The point here is not to abandon consideration for Exchange Online or other cloud platforms, since they offer a number of important benefits and there are good reasons to go that route. But for organizations that need to get the most bang for their buck, they will be well served to consider using on-premises solutions, especially if their hardware and software refresh cycles are longer than three to four years. That’s especially true for things like desktop productivity platforms like Word, Excel and PowerPoint, where the average refresh cycle is quite long (one survey found that Office 2010 remained the most popular version of Office in use five-and-a-half years after its release.)

Automatic Monitoring of Key Systems

One of the problems that IT often has with business systems — especially those on which users or customers are dependent for real-time or near real-time interactions or transactions, such as email or eCommerce systems — is that users are often the “canary in the coal mine” in determining when a problem has occurred. For example, IT will often learn about an email downtime only when there’s a spike in traffic to the corporate help desk, or calls to a help line will be the trigger that notifies IT that a customer-facing system has gone down or is providing unacceptable performance.

dinCloud has introduced an interesting offering called “James“, what they’re touting as a virtual robot designed to monitor systems on a 24×7 basis. James is designed to monitor a wide variety of systems, such as eCommerce platforms, corporate email, databases and a variety of other systems that support business processes and workflows. The basic goal of James is to monitor systems continually for events like outages, system errors or performance that drops below a predetermined threshold, and then alert IT about the problem so that the issue can be rectified as quickly as possible. The example below, from dinCloud’s web site, is a basic example of how James works.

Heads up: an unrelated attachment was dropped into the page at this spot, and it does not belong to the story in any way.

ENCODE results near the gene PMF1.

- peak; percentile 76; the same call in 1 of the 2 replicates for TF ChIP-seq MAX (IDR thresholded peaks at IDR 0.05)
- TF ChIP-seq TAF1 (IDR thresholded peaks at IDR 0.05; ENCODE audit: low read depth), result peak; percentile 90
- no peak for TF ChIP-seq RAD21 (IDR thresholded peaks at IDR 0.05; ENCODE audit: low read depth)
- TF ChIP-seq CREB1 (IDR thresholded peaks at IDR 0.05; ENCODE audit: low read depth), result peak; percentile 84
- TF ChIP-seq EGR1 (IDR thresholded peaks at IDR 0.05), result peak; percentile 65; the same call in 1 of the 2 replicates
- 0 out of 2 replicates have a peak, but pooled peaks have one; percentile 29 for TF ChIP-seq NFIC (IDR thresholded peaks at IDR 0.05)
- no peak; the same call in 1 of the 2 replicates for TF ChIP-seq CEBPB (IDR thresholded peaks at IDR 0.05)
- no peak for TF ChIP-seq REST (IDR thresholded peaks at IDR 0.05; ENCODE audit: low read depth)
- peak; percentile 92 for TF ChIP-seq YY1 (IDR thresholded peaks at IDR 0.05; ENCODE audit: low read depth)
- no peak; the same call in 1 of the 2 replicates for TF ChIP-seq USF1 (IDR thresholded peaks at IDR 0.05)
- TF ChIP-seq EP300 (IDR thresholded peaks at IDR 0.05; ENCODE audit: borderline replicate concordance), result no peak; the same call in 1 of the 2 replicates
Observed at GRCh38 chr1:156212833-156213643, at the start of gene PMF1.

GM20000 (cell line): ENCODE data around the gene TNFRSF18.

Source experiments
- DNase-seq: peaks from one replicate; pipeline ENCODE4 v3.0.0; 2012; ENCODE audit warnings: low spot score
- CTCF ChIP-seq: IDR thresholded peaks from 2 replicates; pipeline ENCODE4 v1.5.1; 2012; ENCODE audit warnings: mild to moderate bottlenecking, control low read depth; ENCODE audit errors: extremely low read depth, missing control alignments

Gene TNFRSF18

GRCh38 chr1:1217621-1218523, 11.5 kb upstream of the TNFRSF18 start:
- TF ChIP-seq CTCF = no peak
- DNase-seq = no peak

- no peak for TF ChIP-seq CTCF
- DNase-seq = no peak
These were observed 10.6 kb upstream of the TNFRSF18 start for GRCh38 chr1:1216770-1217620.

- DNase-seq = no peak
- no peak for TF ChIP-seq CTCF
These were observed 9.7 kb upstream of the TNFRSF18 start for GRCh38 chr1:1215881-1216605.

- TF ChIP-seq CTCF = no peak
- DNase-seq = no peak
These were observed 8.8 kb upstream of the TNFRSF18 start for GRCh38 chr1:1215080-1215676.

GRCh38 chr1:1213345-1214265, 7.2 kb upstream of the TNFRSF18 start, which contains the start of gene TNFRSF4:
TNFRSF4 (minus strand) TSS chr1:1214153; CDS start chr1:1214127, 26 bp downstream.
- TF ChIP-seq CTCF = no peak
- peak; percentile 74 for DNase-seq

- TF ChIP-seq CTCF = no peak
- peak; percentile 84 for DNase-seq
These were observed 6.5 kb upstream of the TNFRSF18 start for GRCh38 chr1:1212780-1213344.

james-login-example

Although James can be used in any environment, it seems especially well-suited to smaller organizations that may not have the technical expertise or other resources needed to monitor key systems on a continual basis. dinCloud offers a turnkey approach for customers, helping them determine what to test and providing services around configuration and deployment of the system. James also supports a real-time dashboard that enables decision makers to keep an eye on system performance and receive alerts when problems are discovered.

While I’m not crazy about the name “James” as it applies to this offering (perhaps something like “Virtual System Monitoring Robot” might be more descriptive), I really do like what dinCloud is doing here. Downtime and poor system performance are the bane of online systems because even small glitches can create major problems. For example, an older study found that about 40 percent of US consumers will give up on a mobile shopping site that won’t load in just three seconds, and a 2016 study found that the cost of unplanned downtime for a large organization will cost an average of nearly $8,900 per minute. Our own research finds that email outages of even just 10 minutes can create problems.